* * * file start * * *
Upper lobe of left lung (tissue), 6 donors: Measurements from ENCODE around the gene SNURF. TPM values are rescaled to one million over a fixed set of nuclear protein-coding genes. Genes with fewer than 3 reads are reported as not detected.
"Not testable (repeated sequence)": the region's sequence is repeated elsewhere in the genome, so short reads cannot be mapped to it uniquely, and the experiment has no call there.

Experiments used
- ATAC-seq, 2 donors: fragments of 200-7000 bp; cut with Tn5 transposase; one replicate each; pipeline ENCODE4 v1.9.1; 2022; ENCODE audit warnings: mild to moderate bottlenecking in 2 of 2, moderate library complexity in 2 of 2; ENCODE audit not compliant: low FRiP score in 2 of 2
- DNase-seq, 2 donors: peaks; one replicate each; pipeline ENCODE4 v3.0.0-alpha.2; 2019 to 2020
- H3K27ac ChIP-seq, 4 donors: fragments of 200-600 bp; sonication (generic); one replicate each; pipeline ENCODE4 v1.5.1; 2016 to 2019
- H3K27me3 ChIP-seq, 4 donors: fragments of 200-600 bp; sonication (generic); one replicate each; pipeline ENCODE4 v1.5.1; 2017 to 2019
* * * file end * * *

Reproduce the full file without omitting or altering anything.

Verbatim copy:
Upper lobe of left lung (tissue), 6 donors: Measurements from ENCODE around the gene SNURF. TPM values are rescaled to one million over a fixed set of nuclear protein-coding genes. Genes with fewer than 3 reads are reported as not detected.
"Not testable (repeated sequence)": the region's sequence is repeated elsewhere in the genome, so short reads cannot be mapped to it uniquely, and the experiment has no call there.

Experiments used
- ATAC-seq, 2 donors: fragments of 200-7000 bp; cut with Tn5 transposase; one replicate each; pipeline ENCODE4 v1.9.1; 2022; ENCODE audit warnings: mild to moderate bottlenecking in 2 of 2, moderate library complexity in 2 of 2; ENCODE audit not compliant: low FRiP score in 2 of 2
- DNase-seq, 2 donors: peaks; one replicate each; pipeline ENCODE4 v3.0.0-alpha.2; 2019 to 2020
- H3K27ac ChIP-seq, 4 donors: fragments of 200-600 bp; sonication (generic); one replicate each; pipeline ENCODE4 v1.5.1; 2016 to 2019
- H3K27me3 ChIP-seq, 4 donors: fragments of 200-600 bp; sonication (generic); one replicate each; pipeline ENCODE4 v1.5.1; 2017 to 2019